Why does Jane Austen talk about carriages so often, and what is she trying to say? In this post, Sandy Lerner introduces her two-part video series, "Pen and Parsimony: Carriages in the Novels of Jane Austen." The short films translate the once-familiar language of carriages for modern readers. — Editor
Early in 1994, during a mid-life crisis that required me to take up the sport of jousting, I bought a pair of English Shire horses. Besotted with my horses, I bought a carriage. Driving it, I experienced a quite thrilling revelation concerning the inclusion of carriage-related terminology—nearly 400 times—in Jane Austen’s novels. I found myself tumbled Alice-like into a journey to Nounderland. There, all signs pointed to the language Austen deftly incised to convey intentional, pointed value judgments, balancing her characters along the various social dimensions of financial status, taste, and character, to name but a few.
I acquired more carriages, an act which served to underscore my suspicion that the specificity of these terms must be intentional. I eventually proposed “Lerner’s Law of Austen”: whenever Austen uses a general noun, such as carriage, house, or dress, that’s what she’s talking about; when she uses a specific term, such as landaulet, pearls, or mince pies, she’s talking about something very different.
With this in mind, I produced two short video presentations for JASNA that help decode the social and economic implications of the various vehicles mentioned in Austen’s novels. This first video, created for the 2020 AGM, focuses on the carriages themselves. The second video, which will also be available soon, will show what it was like to ride in those carriages and why these messages are important in understanding the characters in the novels and Austen's commentary on them.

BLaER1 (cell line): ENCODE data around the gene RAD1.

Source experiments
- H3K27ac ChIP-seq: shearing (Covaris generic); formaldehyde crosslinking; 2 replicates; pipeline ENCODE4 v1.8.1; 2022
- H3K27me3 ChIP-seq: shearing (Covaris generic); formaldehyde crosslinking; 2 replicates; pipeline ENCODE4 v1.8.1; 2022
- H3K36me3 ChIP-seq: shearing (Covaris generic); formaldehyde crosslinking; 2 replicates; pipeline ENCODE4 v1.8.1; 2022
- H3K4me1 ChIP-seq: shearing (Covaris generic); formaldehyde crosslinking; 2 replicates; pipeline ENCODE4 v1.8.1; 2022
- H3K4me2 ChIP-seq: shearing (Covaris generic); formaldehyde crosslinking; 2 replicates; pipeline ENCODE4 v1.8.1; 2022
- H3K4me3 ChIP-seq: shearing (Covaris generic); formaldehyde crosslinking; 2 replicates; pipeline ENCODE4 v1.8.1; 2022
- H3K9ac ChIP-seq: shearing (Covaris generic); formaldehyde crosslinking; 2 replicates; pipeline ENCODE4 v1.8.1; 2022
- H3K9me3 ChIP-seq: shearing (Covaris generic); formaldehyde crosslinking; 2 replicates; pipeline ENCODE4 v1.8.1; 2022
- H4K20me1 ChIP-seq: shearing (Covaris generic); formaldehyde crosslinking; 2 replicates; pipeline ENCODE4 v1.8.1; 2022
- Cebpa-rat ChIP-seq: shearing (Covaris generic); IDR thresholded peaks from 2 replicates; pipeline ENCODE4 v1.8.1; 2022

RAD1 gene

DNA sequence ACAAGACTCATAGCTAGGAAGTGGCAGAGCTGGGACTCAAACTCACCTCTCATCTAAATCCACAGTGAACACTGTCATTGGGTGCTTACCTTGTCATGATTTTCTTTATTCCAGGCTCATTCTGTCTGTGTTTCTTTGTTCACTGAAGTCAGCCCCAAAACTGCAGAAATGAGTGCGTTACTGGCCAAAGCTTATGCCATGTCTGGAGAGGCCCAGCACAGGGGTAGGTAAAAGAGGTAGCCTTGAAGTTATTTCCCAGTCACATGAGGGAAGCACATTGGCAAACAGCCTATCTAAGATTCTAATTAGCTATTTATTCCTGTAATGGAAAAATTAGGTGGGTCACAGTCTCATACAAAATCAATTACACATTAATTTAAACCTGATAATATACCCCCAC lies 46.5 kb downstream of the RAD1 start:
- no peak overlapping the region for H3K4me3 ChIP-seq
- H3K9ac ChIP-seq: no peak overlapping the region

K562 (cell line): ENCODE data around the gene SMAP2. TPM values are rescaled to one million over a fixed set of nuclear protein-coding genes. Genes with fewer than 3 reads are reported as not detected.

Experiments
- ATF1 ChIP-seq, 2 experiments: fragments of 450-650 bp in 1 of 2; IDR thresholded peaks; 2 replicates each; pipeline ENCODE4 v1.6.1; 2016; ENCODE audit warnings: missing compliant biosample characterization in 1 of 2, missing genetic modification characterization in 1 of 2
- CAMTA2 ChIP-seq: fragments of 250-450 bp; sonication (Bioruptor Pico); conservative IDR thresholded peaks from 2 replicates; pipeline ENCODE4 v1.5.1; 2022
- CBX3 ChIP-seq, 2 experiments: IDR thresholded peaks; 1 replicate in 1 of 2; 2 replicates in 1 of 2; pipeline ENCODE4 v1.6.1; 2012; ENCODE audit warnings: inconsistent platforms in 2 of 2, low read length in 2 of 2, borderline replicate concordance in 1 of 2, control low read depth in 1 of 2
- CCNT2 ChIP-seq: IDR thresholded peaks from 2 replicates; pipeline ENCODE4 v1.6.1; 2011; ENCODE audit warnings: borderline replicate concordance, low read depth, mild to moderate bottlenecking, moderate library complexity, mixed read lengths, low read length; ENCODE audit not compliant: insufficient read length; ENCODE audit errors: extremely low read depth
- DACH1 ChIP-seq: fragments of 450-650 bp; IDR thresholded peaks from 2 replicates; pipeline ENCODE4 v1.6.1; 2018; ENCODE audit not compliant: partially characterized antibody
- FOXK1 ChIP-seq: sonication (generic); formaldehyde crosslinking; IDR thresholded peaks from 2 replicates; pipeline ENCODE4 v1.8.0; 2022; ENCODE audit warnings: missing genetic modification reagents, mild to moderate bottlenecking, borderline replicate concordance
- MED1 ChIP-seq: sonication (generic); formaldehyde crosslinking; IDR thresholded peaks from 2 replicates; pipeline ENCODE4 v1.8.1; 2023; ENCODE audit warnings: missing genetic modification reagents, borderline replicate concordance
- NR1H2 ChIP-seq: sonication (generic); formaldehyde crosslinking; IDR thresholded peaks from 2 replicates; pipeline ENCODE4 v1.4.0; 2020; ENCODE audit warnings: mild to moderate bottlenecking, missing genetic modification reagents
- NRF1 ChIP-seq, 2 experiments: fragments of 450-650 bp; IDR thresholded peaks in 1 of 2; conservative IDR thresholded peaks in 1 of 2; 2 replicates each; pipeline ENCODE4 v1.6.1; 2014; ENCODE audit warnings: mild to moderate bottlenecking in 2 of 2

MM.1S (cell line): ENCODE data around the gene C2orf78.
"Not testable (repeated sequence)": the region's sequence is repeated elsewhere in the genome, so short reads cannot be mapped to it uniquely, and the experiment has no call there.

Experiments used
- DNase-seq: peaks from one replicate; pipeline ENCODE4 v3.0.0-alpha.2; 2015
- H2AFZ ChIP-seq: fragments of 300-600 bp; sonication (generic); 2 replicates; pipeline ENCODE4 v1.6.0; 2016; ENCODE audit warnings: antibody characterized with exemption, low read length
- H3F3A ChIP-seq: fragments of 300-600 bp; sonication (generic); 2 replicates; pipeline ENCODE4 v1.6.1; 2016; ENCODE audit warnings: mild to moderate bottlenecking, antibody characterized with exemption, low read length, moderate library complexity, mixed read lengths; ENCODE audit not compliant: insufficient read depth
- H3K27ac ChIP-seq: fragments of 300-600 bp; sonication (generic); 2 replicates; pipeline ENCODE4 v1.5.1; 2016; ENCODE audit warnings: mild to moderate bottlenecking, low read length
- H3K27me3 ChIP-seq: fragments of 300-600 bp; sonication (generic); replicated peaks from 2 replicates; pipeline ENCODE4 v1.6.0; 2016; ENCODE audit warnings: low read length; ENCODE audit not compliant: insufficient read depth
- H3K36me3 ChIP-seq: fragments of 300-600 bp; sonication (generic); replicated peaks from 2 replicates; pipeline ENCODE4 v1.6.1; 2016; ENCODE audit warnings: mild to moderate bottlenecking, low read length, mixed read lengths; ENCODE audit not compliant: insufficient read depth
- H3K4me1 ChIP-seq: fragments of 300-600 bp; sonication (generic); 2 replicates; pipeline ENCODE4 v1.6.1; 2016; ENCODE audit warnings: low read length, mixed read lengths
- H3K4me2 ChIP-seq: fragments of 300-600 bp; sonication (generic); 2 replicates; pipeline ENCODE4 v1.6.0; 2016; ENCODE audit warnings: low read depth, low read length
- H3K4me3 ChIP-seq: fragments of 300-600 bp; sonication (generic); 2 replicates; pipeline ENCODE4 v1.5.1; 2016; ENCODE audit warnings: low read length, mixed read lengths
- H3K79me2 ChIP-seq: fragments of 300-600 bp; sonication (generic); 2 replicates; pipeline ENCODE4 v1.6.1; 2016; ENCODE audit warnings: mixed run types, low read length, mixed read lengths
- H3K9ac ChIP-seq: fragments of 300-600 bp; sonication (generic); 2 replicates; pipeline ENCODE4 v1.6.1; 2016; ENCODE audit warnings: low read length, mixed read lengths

I hope you enjoy traveling on this tour of “Pen and Parsimony: Carriages in the Novels of Jane Austen.”
Copyright Sandy Lerner
The video series "Pen and Parsimony: Carriages in the Novels of Jane Austen" is based on a breakout talk Sandy Lerner presented at the 1999 and 2013 AGMs. She has graciously provided her talk as a reference for those who would like more in-depth information. — Editor
Sandy Lerner, OBE, cofounded Cisco Systems in 1984, moved on to create the cosmetics company Urban Decay, and now owns and operates an organic farm. Her foundation acquired a 125-year lease on Chawton House, funded its restoration, and established Chawton House Library, a center for the study of women’s literature in English during the period 1600-1830. Lerner is the author of Second Impressions, a sequel to Pride and Prejudice, and Caticons: 4,000 Years of Art Imitating Cats, and has many other pursuits, including carriage-driving and jewelry-making. She has been driving carriages since 1994 and is a founding member of the Four-in-Hand Club of America.